FBR REPORT: Landmines, Victims and Flooding from Burma Army Dam Project Displaces Multiple Communities
Nyaunglebin District, Karen State, Burma
17 January, 2011


In This Report:

  • Flooding from Burma Army dam project displaces multiple communities
  • Burma Army burns house, plants landmines: one man loses leg
  • FBR Nyaunglebin teams’ mission report
Map showing area of report (click on map for larger image)

Burma Army Burns House and Plants Landmines in Mone Township: One Man Loses Leg

On Christmas day, 25 December, 2010: Burma Army soldiers placed landmines on trails and village land, as well as burning down one house near a Karen National Liberation Army (KNLA)- ethnic pro-democracy resistance- outpost in Mone Township in northwestern Karen State. The KNLA sent one soldier, Saw Kweh K’Baw, to demine the area; he discovered and disarmed four mines before stepping on and detonating a fifth. He lost his left foot in the explosion and was treated by FBR medics. Over 200 villagers fled the Burma army mine laying patrols.

Kweh K’Baw, after receiving initial treatment after stepping on landmine. (see more pictures at end of report)
Pro-Democracy resistance forces remove landmines placed near a village by the Burma Army
IDPs from recent attacks in Mone Township
Building burnt by Burma Army in Mone Township

Communities Displaced Due to Flooding from Dam Project

Entire communities in northwestern Karen State have been displaced due to extensive flooding from a new dam project on the Shwe Gyin River. This project was initiated by the SPDC government in Burma and is due to be completed by the end of January, 2011. FBR relief teams on a mission in the area conducted a reconnaissance of the nearby Burma Army Mae Zaung camp. The unit there is Light Infantry Battalion (LIB) 349, which is responsible for security of the Shwe Gyin Dam project. According to one villager who once lived where a lake now stands: “I lived at Mae Zaung Ywa and my family survived by planting orchards. I planted dogfruit trees and lemon trees, and every year I made a living and never worried for myself or my family. Since the SPDC started the Shwe Gyin dam construction, all my orchards were flooded and I had to leave my village. I now live in Shwe Gyin town. Many of my friends in my village fled anywhere they could, and some went to a refugee camp. I have had to restart my life to survive, and now I do not have a regular income. I just work day by day and worry about my future.”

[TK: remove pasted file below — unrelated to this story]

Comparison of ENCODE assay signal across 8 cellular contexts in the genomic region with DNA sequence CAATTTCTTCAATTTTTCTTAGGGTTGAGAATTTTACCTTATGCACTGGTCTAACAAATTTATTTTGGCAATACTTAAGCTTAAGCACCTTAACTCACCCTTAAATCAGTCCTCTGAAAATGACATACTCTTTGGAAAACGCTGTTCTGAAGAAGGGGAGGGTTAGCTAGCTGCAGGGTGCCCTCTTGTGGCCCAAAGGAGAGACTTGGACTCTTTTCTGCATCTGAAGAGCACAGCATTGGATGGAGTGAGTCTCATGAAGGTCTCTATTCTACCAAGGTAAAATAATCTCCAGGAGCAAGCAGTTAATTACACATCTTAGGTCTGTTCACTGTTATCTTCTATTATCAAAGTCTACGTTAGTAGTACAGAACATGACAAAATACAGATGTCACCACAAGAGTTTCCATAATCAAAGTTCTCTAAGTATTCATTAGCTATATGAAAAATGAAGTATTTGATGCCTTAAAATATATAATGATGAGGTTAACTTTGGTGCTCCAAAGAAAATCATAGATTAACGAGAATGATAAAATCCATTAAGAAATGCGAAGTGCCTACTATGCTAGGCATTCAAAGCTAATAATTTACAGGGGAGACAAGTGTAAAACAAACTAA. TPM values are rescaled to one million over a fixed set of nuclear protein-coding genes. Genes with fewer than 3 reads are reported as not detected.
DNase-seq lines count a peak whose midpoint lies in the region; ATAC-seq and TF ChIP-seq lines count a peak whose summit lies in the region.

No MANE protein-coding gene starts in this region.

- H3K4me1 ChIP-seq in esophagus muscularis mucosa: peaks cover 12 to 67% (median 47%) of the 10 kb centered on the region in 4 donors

Extensive flooding resulting from a dam project on Shwe Gyin River

Nyaunglebin District teams’ mission report


Five Karen relief teams went on a mission to provide humanitarian assistance and bring help, hope, and love to villagers and displaced people in northwestern Karen State. The mission ran from December 5th, 2010, through December 24th, 2010. They went to villages in the Shwe Gyin (Hsaw Hti) Township area of Nyaunglebin (Kler Lwe Htoo) District. The teams set up a program outside each village, and villagers would come there to receive medical aid and participate in Good Life Club programs for children. The teams were able to give medical aid to more than 250 villagers. The teams also conducted reconnaissance of Burma Army camps in the area, photographed them, and recorded the names of the battalions and leaders stationed at each camp.